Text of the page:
“As a clinician, it’s a huge concern for me that we could have new costly drugs on the market without regulatory oversight to actually ensure these drugs are clinically meaningful or that they even address resistant infections,” Dr. Ramachandran said.
Many experts, however, say that such an approach is impractical and raises ethical questions. To establish whether a new antibiotic is superior to existing ones, researchers would have to conduct clinical trials that test the new therapy against a placebo or a drug they know to be less effective. For study participants battling an infection, getting a placebo or an inferior drug could prove deadly.
“This whole superiority notion makes no sense. We don’t hold any drug to that standard,” said Kenneth E. Thorpe, a health policy official in the Clinton administration who is an adviser to the advocacy group Partnership to Fight Infectious Disease. “We need to spur innovation and get as many novel antibiotics as we can given the diversity of infections and the threat to human health if we fail.”
Mr. Thorpe and others say that criticism of the legislation overlooks a key provision: The decision to fund any antibiotic must consider whether the drug meets a critical need. Such a determination will be guided by a panel of experts from the Department of Health and Human Services, the Centers for Disease Control and Prevention and a half-dozen other federal health agencies. The system would mirror the advisory committees that guide decision making at the F.D.A.
“Components of the bill are designed to ensure this valuable funding goes to the right drugs,” said Dr. David Hyun, who directs the Antibiotic Resistance Project at the Pew Charitable Trusts.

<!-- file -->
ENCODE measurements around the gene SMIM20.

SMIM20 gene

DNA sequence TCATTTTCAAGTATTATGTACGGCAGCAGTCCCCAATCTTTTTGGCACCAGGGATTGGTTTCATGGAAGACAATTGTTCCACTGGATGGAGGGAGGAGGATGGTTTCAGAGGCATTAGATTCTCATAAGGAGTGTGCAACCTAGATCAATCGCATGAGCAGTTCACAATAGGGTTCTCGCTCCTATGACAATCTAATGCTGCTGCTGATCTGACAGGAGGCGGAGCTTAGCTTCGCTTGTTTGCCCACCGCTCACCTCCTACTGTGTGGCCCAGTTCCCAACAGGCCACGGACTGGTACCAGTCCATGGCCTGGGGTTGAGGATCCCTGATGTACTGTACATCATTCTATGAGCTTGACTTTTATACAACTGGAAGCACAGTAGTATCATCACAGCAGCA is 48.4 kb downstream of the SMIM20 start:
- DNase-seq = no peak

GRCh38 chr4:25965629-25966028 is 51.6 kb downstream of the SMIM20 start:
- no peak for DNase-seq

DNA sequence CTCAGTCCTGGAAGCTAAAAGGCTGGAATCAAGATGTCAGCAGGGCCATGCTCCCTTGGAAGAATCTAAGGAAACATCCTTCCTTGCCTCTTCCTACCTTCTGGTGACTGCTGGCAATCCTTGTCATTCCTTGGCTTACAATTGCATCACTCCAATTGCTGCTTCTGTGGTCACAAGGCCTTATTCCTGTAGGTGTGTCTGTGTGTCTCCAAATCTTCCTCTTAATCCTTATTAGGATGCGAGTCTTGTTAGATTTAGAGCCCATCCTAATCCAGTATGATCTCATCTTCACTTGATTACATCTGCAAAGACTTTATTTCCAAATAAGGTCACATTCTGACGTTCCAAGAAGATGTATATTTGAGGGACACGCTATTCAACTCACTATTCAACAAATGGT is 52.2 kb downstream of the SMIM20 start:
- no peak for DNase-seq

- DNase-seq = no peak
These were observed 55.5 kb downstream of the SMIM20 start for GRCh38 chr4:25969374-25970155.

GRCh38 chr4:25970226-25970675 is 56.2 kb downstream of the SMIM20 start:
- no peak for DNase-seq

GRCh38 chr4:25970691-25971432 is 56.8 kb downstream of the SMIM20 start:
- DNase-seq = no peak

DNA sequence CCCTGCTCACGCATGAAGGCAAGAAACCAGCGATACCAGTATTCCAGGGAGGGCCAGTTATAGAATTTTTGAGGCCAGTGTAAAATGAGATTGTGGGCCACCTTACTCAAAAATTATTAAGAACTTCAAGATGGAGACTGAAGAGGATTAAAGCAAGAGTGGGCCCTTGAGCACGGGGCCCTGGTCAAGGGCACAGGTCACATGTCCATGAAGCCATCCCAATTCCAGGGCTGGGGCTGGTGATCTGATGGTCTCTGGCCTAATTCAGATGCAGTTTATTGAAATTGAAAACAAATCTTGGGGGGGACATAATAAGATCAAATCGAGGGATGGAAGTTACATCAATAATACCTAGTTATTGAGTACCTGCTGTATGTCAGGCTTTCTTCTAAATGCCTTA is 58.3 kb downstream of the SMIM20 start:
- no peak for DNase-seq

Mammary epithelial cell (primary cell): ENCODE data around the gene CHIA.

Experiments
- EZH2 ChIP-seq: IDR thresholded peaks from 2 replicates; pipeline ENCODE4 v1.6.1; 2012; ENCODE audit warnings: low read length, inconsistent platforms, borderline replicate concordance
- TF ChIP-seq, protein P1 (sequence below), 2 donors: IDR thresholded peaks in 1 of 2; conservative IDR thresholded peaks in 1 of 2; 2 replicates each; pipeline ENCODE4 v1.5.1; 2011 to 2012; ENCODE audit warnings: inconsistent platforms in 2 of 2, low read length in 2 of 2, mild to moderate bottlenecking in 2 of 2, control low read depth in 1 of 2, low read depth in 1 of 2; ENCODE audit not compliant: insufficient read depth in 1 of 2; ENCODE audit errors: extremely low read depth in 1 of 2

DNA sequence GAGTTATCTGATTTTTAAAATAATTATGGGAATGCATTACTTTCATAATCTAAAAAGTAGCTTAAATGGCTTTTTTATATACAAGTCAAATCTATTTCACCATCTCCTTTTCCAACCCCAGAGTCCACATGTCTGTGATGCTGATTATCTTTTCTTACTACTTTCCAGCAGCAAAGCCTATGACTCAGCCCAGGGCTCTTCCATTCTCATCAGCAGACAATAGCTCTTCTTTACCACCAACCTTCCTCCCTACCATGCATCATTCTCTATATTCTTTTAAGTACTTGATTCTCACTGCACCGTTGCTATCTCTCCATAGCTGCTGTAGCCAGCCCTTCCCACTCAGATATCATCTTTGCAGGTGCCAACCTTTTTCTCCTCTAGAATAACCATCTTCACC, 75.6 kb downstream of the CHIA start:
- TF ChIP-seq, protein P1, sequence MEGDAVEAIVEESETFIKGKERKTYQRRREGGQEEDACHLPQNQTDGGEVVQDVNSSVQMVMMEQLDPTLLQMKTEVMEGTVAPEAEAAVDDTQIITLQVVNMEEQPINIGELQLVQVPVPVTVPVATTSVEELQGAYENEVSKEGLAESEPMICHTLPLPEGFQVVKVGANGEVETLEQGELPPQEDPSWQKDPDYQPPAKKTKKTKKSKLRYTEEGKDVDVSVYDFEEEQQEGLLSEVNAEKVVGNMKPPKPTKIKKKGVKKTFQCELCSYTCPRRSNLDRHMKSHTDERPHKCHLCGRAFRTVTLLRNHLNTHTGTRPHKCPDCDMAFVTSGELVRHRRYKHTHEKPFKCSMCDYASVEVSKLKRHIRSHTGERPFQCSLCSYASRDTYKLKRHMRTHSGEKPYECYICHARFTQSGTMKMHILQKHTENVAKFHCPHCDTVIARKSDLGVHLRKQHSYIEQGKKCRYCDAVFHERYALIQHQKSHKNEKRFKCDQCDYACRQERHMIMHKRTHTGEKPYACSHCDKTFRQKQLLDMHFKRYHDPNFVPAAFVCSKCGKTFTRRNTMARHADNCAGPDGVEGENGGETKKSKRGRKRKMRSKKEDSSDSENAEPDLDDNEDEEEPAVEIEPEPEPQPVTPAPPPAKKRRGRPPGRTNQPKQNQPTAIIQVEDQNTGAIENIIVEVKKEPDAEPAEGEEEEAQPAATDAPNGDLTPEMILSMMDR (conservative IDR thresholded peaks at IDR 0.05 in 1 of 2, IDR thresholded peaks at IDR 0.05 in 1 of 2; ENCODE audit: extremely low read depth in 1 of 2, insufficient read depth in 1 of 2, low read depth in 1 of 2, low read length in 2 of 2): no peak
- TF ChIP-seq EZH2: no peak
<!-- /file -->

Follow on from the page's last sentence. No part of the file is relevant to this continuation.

Over the 10-year life of the legislation, the federal government would make payments ranging from $750,000 to $3 billion to companies making “critical need antimicrobials.” An analysis by the Center for Global Development estimated that the $6 billion price tag for the legislation would yield $32 billion in savings over a decade and save 20,000 lives in the United States and 518,000 around the world.
It can cost a $1 billion or more to bring a new drug to market, but earning back that investment has proved increasingly elusive. Unlike blockbuster medications for chronic conditions like diabetes or high blood pressure, most antibiotics are prescribed for just days or weeks. Many hospitals, unwilling to pay the high prices that accompany new therapies, prefer to rely on cheaper but less effective options, experts say.
A number of antibiotic start-ups have gone bankrupt in recent years, sending a chill through the industry.
The crisis has barely pierced the public’s consciousness, in part because many of those who succumb to drug-resistant infections are already battling other health problems. When a cancer patient dies from drug-resistant bacterial pneumonia, family members are likely to blame the cancer, not the infection.
Diane Shader Smith has a firsthand appreciation for the challenges of trying to draw attention to abstract threats like antimicrobial resistance. Five years ago her daughter, Mallory, who had cystic fibrosis, died at 25 from a drug-resistant lung infection she contracted at age 12. The coroner noted her cause of death as cystic fibrosis.
“I know what it’s like to live with a superbug and the damage it does to patients and their families,” said Ms. Shader Smith, a writer from California who has spent the past few years raising awareness about resistant infections.
“I may end up in the hospital one day for a hip replacement, melanoma or some other illness, and I don’t want to contract an untreatable superbug,” said Ms. Shader Smith, who last month wrote a column in USA Today, urging Congress to pass the Pasteur Act. “The truth is that drug-resistant infections are a threat many of us will face at some point in our lives. The hard part is getting that threat to penetrate the consciousness of Americans.”
Emily Cochrane contributed reporting from Washington, D.C.